Apparently, you must pay $27 to join and get access to the software that will assist you to make money in this way.
You’re told nothing about this cost on the initial site, and I think it’s extremely sneaky to get one to put in your email to join until you’re told there will be a fee.
This is certainly a significant warning sign.
That is however not the only warning sign. There are a lot more, and you will need to know what these are since this could help you learn what the site actually provides and if it’s worth the investment.
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Appcoiner Review: warning signs!
As previously mentioned, AppCoiner has a lot of warning signals including the fact that you’re not told there will be a cost to join, until after you’ve given your email to join. In this Appcoiner Review, I will also discuss red flags and other things about Appcoiner Review.
Appcoiner Review: Other warning signs include:
- Red flag #1
You are not told what you will actually be doing:
It looks like all you will need to do to make it on AppCoiner would be to test programs and write reviews about them. It’s however not quite as simple.
There are websites where you are able to get paid to download programs and examine them but AppCoiner isn’t among them.
Rather than getting paid straight on AppCoiner, it feels like you must write a review of a program, that will then be posted onto a standardized site.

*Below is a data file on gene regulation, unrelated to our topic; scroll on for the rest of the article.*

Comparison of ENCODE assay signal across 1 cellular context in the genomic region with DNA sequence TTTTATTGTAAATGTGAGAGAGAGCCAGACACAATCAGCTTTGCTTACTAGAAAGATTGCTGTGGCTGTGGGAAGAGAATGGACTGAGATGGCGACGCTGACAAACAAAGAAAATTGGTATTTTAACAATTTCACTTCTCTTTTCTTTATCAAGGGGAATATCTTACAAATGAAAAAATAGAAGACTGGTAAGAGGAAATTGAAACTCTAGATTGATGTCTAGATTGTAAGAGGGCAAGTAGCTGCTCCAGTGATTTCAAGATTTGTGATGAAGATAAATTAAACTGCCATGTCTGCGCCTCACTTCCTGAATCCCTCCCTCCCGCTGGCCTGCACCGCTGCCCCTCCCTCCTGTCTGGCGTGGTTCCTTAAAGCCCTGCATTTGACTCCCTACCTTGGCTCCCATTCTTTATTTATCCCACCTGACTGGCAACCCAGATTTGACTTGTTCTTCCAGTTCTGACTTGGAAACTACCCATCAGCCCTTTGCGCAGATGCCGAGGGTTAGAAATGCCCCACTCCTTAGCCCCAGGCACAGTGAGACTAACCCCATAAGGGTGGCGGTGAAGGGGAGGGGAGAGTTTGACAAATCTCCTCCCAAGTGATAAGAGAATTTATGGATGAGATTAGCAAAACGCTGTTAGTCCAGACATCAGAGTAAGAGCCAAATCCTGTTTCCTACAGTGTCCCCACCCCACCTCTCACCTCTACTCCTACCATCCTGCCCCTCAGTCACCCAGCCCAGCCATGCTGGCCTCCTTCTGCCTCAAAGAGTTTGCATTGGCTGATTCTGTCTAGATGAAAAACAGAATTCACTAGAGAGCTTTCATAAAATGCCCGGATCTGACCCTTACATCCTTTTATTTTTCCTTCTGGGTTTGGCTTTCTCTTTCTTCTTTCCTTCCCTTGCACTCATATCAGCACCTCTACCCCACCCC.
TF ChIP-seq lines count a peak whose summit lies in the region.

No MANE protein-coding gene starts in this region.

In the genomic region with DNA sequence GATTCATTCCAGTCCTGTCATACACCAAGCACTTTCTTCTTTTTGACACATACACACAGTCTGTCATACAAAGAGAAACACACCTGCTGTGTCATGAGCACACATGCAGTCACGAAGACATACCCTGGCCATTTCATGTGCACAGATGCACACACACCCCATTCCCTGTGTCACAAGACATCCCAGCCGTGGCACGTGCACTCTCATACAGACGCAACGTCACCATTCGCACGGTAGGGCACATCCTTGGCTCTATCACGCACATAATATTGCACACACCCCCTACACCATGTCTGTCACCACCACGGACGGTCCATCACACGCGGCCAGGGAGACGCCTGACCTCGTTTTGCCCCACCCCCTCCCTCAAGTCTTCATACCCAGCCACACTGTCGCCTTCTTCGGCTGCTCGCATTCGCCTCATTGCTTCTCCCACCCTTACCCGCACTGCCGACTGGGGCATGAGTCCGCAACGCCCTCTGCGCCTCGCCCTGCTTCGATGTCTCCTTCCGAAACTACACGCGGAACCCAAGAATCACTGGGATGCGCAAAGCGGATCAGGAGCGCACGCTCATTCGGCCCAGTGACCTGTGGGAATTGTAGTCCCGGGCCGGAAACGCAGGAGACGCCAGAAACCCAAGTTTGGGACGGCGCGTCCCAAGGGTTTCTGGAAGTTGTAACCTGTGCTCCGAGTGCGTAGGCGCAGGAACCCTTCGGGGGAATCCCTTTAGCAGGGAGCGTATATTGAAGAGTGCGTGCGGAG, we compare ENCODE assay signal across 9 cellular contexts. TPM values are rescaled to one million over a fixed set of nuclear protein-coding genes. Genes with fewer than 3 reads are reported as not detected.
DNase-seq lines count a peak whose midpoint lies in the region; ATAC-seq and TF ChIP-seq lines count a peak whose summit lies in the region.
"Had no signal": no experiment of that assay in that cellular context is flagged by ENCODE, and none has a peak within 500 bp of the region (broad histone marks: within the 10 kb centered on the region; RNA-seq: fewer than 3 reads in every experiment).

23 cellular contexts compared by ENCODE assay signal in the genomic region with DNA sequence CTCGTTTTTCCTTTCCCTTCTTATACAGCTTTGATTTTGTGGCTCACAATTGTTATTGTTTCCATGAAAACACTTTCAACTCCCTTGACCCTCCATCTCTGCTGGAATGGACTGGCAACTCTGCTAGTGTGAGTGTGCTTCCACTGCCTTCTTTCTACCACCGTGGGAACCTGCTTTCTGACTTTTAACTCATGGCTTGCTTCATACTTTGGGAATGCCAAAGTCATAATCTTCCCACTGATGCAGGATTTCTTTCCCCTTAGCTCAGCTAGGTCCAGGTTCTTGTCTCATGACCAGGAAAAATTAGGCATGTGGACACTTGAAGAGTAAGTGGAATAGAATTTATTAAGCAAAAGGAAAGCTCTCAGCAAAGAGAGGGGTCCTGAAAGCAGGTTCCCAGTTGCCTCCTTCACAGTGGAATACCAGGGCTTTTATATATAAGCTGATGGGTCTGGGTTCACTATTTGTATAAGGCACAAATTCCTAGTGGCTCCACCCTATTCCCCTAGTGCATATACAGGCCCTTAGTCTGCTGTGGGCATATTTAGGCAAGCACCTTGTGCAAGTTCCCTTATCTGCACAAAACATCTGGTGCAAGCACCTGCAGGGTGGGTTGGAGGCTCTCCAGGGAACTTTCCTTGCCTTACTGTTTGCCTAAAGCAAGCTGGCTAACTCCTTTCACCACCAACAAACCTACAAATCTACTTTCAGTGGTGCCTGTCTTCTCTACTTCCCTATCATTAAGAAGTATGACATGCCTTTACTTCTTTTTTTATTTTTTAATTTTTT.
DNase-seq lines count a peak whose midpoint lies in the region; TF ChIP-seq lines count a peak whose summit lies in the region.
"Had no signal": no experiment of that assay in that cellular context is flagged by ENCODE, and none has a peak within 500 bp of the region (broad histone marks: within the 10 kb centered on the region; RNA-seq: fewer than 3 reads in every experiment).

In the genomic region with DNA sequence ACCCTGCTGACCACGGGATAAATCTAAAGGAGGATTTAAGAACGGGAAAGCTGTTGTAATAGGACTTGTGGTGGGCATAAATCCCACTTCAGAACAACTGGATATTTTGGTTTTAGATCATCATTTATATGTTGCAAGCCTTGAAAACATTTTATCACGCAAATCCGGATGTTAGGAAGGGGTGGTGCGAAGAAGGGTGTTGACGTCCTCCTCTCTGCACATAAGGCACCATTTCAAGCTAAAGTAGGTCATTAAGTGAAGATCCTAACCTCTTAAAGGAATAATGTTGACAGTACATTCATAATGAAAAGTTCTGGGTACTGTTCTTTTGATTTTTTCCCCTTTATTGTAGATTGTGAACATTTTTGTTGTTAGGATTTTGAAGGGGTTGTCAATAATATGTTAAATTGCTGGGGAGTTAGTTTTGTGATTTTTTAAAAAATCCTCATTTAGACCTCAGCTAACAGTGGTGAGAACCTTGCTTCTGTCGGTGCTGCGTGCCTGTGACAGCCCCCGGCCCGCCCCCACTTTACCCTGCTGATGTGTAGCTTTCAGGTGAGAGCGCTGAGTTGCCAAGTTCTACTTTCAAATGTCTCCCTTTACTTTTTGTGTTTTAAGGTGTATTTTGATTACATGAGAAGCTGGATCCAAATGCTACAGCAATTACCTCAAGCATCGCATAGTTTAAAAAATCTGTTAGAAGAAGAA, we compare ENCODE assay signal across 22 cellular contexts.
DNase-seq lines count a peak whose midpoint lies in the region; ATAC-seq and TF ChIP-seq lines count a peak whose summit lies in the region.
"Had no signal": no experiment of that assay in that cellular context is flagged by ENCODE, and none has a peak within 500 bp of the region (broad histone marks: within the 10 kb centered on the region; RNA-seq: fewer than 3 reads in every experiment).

The idea is that this site will attract visitors, and you’ll get paid if the people coming to your site clicks the ads on the content you’ve written.
This is however very different from what you’re told. This for example means you won’t automatically be paid when you have written a review, as the sales page type guarantees.
You will only get compensated if people come to the website. And you would require a good deal of traffic coming to this site to make any real money.
And traffic is not really easy to find. It requires a whole lot of time and effort or a large budget, and you’re told nothing about this before you join.
This is nothing whatsoever like getting paid for providing comments on such survey websites, and it isn’t at all what you’re told before joining.
Red flag #2
Misleading earnings calculator: On the sales page, you can see a calculator that’s supposed to give you an idea about how much you can make on AppCoiner.